As a police investigation against her on terrorism charges gathers pace, a 26-year-old Kashmiri photojournalist who won a global award for courage says she now self-censors her work and, fearing arrest, finds sleep difficult
Srinagar: Independent Kashmiri photographer Masrat Zahra said she received a “pleasant shock” when she heard on 11 June 2020 that she had won a prestigious international photojournalism award.
It was some mitigation for recent unpleasant shocks, the latest of which Zahra, 26, heard of a day after the award, when she found out that the Jammu & Kashmir police had constituted a special investigation team to investigate anti-terrorism charges for what they said were “anti-national” Facebook posts.
Confirming the news to Article14, Senior Superintendent of Police (SSP), Srinagar, Haseeb Mughal said: “It was just 2-3 days ago that the case was shifted to Sadder Police Station, Srinagar, and a special investigation team constituted. The investigation in the case is on, and as of now this is the status of the case.”
The fear of imminent arrest frightened Zahra so much that she rarely posts on her social media. In recent months she has struggled to work and has trouble sleeping.
“It is like a sword is hanging on my head all the time,” she told Article14, a day after winning the 2020 Anja Niedringhaus Courage In Photojournalism Award from the International Women’s Media Foundation. “My nights have become nightmarish. Once the investigation is over, what will happen? This thought pierces my heart.”
Zahra was booked under a section of the Unlawful (Activities) Prevention Act (UAPA)–an anti-terror law–that carries a jail term up to seven years, for Facebook posts of her work.
The police accused her of posting photographs and comments “with criminal intention to induce the youth and to promote offences against the public tranquillity and for uploading posts that tantamount (sic) to glorify the anti-national activities and dent the image of law enforcing agencies besides causing disaffection against the country”.
Zahra, whose work has featured in the Washington Post, Al Jazeera and The Caravan, found out about the charges only when she logged on to her Twitter account on 20 April.
Fear And Censorship
When we called her, Zahra was celebrating her award with her family and friends and did not know a special investigation team had been formed to investigate the charges against her.
“They (police) just summoned me once to the cyber police station, and since then I don’t know what the update about the case is. They didn’t even call me after that,” said Zahra who believes that the award she has received will silence those who called her a ‘Facebook user’ and not a professional photojournalist.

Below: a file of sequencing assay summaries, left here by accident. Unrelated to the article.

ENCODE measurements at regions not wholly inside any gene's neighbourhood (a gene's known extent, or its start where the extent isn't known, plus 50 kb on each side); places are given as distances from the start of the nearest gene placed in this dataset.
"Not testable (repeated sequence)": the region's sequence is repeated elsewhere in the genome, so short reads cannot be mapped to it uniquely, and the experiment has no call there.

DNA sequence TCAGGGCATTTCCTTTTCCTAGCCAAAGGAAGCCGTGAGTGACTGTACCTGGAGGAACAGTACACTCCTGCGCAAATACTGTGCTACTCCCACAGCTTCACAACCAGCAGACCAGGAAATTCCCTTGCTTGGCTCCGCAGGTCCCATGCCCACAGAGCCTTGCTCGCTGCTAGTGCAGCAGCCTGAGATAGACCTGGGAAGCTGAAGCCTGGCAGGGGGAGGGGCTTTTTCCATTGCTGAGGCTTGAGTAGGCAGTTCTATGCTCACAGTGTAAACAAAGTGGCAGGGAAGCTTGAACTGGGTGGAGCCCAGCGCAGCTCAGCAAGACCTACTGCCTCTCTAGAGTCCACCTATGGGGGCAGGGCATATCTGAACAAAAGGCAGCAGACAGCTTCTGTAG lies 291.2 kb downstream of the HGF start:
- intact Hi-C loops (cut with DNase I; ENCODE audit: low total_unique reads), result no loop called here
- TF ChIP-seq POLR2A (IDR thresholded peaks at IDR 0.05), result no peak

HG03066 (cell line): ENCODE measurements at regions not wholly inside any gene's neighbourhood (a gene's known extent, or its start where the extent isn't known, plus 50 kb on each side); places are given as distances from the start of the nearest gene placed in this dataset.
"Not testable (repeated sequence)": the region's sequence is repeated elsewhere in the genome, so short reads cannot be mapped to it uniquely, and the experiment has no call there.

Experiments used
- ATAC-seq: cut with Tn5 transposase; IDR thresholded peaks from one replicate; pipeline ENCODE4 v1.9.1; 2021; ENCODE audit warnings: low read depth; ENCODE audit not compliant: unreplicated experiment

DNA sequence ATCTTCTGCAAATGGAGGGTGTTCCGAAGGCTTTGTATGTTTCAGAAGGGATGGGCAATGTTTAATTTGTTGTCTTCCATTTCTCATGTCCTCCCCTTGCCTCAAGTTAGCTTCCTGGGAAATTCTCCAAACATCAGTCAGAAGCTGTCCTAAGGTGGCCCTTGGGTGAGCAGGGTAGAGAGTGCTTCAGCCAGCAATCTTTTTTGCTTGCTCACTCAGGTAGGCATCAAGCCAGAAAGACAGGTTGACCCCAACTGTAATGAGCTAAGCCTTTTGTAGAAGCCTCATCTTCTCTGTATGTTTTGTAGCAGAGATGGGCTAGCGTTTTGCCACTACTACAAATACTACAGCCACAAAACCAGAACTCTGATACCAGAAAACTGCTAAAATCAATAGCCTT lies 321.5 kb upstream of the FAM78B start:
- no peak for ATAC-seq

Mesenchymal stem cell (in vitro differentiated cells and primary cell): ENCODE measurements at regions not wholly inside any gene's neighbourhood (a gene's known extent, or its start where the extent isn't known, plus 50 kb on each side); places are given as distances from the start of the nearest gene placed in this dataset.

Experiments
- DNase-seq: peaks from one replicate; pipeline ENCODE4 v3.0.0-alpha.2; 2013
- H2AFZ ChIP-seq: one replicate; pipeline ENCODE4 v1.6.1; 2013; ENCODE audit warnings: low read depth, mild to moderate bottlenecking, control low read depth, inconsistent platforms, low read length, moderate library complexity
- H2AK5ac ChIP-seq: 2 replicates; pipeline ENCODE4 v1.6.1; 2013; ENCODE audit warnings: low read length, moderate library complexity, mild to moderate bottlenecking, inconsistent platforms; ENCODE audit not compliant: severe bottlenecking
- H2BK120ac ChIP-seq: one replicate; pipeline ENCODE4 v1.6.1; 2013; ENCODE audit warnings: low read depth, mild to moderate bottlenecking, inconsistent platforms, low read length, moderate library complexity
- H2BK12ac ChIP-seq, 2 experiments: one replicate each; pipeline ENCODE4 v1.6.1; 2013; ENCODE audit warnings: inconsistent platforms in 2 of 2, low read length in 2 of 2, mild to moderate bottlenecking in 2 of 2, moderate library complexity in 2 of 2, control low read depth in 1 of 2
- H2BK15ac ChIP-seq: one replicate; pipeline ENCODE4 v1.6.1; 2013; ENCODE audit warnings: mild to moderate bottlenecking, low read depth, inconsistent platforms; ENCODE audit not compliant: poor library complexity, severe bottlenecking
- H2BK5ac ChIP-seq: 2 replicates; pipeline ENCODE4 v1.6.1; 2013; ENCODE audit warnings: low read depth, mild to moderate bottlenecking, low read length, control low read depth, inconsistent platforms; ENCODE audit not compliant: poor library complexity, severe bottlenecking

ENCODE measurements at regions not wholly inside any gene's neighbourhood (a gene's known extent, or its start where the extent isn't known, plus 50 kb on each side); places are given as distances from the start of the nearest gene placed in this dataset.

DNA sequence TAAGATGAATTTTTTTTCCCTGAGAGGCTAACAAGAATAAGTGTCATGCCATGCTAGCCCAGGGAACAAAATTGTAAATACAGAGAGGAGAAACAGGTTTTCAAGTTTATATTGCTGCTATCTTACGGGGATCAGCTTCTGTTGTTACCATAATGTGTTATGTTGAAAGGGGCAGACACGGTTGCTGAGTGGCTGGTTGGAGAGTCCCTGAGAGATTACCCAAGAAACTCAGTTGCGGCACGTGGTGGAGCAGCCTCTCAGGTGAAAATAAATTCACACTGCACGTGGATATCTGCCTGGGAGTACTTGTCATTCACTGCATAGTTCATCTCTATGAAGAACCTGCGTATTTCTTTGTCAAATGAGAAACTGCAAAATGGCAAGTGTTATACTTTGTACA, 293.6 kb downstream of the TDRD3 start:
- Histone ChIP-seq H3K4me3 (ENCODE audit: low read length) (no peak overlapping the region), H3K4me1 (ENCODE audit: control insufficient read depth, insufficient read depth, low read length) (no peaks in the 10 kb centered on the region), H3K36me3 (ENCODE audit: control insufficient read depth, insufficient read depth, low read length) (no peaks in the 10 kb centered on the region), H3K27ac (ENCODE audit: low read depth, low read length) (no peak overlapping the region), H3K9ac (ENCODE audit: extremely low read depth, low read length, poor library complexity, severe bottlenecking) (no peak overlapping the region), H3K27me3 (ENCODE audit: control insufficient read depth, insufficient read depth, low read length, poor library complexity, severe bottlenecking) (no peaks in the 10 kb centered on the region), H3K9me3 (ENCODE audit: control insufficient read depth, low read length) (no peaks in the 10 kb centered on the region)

The award is a ray of hope for Zahra, who has been struggling to focus on work after being booked under the UAPA, a law frequently criticised for the broad authority it grants the state in holding suspects without charge, even before a crime is committed, with bail difficult.
The thought of being arrested anytime, she said, was “constantly killing me inside out”.
“I was self-censoring my work,” she said. “What to keep and what not to. Which photos could create trouble and which ones would be safe to keep. The UAPA did have an impact on my work.”
“In March when the lockdown was announced and amid the rise in Coronavirus cases, I was at home,” said Zahra. “But in April when I was booked, I resumed work and thought I would keep myself engaged. I remember it was Ramadan and I was on an assignment–Ramadan during lockdown. For an assignment that I could have previously completed in less than a week, it took me a month. I was not able to focus.”
Silencing The Critics
Zahra’s five-year career has not been easy. The daughter of a driver with the Power Development Department, she once said in an interview to News18 that her parents “don’t support me in my journalism and want me to quit. They even hid my camera bag”.
“I am happy that my work has finally been recognised,” she told us. “Winning an award like this is an acknowledgement of the circumstances in which journalists work in place like Kashmir. It is a tribute to all those journalists in Kashmir who risk their lives and face continuous threats.”
The Anja Niedringhaus Courage In Photojournalism Award is named after a German photojournalist who was killed in Afghanistan in 2014, and recognises the contribution of women photojournalists working in difficult situations.
Zahra’s working circumstances have certainly been difficult.
A History In Images
Among the images Zahra posted was a photo of a woman who suffered from panic attacks after her husband was killed; a record of homes reduced to debris by security forces during firefights; and a Shia procession with mourners holding photos of Hizbul Mujahideen leader, Burhan Muzzafar Wani, slain by security forces on 8 July 2016.
All the photographs Zahra shared on her Facebook and Instagram accounts were published images. She did not imagine that one day these posts would land her in trouble.
After charges were framed against her, Zahra said she was disheartened to see how her work had been used against her. The police filed charges under Sec 13 of the UAPA and section 505 of the Indian Penal Code. The police said Zahra was not a journalist, but a Facebook user.
A police officer, who spoke on condition of anonymity, said Zahra owed the award to the case against her. “You know, whenever the police try to prove that a certain person can be a troublemaker, there are other agencies who will try to give awards to that person,” he said. “This is a conflict zone, it happens.”
(Shafaq Shah is an independent journalist based in Srinagar.)